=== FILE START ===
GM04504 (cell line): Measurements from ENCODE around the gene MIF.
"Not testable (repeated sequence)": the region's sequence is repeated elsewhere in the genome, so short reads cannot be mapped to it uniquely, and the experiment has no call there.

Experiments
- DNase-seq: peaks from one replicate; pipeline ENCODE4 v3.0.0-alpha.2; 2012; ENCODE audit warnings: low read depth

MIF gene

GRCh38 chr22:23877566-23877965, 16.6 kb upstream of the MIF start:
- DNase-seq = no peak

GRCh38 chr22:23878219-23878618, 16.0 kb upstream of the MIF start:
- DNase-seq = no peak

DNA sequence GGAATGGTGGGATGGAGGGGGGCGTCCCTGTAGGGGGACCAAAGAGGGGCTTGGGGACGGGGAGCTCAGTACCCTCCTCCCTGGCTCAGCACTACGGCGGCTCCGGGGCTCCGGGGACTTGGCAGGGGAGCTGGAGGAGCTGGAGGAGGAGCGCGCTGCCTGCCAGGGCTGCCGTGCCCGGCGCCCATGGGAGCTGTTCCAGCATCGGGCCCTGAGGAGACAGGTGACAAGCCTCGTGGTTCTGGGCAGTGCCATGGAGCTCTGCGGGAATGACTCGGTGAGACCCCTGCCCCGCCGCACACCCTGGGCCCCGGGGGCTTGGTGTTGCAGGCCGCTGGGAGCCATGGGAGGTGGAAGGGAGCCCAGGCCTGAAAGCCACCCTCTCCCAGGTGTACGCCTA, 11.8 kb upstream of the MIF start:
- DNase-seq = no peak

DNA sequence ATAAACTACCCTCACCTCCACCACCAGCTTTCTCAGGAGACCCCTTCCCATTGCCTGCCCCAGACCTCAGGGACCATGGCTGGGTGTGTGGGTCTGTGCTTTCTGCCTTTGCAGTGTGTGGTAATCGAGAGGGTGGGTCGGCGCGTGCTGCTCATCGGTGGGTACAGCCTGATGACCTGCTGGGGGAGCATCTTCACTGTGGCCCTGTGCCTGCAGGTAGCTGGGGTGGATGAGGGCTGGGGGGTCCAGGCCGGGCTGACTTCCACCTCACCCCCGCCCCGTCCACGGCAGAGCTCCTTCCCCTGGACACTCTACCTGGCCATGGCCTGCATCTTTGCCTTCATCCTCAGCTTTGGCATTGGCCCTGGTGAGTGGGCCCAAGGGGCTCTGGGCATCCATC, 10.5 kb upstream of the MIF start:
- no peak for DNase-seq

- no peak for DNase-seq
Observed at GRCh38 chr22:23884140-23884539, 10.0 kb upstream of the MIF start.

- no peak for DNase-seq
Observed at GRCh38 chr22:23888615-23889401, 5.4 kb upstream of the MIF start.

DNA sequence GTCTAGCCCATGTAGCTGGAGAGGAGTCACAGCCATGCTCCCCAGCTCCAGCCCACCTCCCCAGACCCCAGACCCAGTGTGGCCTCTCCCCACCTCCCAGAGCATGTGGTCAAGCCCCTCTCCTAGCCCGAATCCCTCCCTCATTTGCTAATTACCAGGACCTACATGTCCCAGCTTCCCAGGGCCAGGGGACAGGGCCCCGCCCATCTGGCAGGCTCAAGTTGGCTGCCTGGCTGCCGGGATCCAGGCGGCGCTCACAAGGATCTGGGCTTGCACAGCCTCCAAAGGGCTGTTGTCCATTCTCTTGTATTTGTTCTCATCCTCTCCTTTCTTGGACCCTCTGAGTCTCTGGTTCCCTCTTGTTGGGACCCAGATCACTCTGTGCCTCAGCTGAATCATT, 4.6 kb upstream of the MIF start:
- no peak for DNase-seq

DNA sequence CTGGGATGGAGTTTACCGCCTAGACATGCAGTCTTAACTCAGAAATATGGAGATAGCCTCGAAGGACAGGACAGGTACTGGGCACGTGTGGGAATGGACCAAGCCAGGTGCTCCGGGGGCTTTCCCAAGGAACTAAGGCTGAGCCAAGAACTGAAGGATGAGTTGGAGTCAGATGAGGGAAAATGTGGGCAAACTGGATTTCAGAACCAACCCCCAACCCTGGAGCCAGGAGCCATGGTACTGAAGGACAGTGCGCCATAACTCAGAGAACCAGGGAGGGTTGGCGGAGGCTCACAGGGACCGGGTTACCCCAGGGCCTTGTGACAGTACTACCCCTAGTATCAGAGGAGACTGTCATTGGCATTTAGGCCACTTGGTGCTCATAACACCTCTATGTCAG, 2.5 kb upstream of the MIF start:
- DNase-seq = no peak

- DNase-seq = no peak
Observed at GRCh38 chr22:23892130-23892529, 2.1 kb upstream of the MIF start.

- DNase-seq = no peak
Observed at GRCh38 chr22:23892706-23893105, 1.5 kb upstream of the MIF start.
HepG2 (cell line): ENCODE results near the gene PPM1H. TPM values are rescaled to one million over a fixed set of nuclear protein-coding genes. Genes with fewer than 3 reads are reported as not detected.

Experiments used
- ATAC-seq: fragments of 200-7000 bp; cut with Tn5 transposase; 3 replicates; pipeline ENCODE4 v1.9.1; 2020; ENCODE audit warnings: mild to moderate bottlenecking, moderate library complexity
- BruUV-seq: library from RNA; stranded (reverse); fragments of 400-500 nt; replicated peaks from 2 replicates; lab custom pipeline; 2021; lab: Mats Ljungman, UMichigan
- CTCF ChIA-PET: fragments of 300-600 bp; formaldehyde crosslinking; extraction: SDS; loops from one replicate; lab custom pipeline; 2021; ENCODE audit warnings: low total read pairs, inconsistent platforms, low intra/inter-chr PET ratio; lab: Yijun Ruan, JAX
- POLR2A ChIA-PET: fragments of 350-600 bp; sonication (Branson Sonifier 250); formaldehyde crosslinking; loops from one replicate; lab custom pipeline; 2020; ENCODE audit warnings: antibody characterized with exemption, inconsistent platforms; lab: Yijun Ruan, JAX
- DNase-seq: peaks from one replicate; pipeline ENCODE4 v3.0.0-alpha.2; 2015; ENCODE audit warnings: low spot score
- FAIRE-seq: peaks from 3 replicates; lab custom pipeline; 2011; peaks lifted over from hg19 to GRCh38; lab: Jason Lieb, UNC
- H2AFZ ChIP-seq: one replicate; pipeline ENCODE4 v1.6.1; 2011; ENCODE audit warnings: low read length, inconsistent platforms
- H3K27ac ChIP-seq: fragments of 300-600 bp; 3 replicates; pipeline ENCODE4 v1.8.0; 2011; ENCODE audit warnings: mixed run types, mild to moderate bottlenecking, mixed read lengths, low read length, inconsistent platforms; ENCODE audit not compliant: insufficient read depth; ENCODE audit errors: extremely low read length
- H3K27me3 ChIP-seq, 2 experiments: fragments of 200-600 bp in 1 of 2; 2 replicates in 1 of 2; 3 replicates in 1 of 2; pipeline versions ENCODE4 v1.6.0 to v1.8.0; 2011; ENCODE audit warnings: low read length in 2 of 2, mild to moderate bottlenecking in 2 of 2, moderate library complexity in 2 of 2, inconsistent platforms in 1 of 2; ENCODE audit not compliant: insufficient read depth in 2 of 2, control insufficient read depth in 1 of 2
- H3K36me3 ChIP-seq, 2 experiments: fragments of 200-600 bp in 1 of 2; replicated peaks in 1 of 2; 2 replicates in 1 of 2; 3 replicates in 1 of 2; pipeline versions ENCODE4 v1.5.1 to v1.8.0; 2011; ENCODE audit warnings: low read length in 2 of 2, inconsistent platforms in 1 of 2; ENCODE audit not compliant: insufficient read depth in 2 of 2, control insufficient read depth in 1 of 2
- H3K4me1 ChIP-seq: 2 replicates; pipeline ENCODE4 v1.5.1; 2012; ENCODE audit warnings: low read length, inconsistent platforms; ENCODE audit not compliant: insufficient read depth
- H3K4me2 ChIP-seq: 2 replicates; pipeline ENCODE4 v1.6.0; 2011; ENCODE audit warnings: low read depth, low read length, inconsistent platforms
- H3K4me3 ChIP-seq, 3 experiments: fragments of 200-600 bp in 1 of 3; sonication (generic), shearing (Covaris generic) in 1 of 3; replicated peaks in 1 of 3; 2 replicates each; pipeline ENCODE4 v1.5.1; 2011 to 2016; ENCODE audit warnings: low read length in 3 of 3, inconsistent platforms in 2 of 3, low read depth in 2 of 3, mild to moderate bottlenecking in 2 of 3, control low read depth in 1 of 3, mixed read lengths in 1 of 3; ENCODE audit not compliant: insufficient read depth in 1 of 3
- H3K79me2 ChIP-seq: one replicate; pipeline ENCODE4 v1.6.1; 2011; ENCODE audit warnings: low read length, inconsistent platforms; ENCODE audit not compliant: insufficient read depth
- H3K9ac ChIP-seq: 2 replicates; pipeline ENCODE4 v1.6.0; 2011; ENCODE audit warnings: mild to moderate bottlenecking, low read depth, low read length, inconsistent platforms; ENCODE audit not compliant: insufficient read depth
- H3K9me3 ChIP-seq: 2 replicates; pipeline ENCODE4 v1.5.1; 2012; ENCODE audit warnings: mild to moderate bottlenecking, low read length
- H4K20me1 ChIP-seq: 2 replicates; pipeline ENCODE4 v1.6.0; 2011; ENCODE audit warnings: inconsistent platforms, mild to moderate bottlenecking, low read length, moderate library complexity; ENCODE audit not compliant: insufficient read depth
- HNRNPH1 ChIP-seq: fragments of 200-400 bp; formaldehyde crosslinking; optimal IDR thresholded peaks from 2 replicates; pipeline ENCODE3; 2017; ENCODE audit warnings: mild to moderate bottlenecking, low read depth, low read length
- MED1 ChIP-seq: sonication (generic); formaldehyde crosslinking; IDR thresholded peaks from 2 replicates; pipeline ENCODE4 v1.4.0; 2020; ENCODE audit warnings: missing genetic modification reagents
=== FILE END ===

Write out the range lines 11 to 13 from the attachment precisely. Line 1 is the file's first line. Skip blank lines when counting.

- DNase-seq = no peak

DNA sequence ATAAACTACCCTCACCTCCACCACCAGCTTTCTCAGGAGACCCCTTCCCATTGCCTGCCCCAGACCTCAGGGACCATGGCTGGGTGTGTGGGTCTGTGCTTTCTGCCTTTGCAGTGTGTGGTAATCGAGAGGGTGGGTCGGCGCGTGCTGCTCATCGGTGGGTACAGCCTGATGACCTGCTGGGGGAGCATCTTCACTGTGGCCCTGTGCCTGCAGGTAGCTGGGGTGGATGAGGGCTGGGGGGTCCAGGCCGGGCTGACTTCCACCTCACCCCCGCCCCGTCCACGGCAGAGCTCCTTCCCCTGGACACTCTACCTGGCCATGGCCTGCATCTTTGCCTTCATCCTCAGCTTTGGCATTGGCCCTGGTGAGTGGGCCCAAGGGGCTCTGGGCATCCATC, 10.5 kb upstream of the MIF start:
- no peak for DNase-seq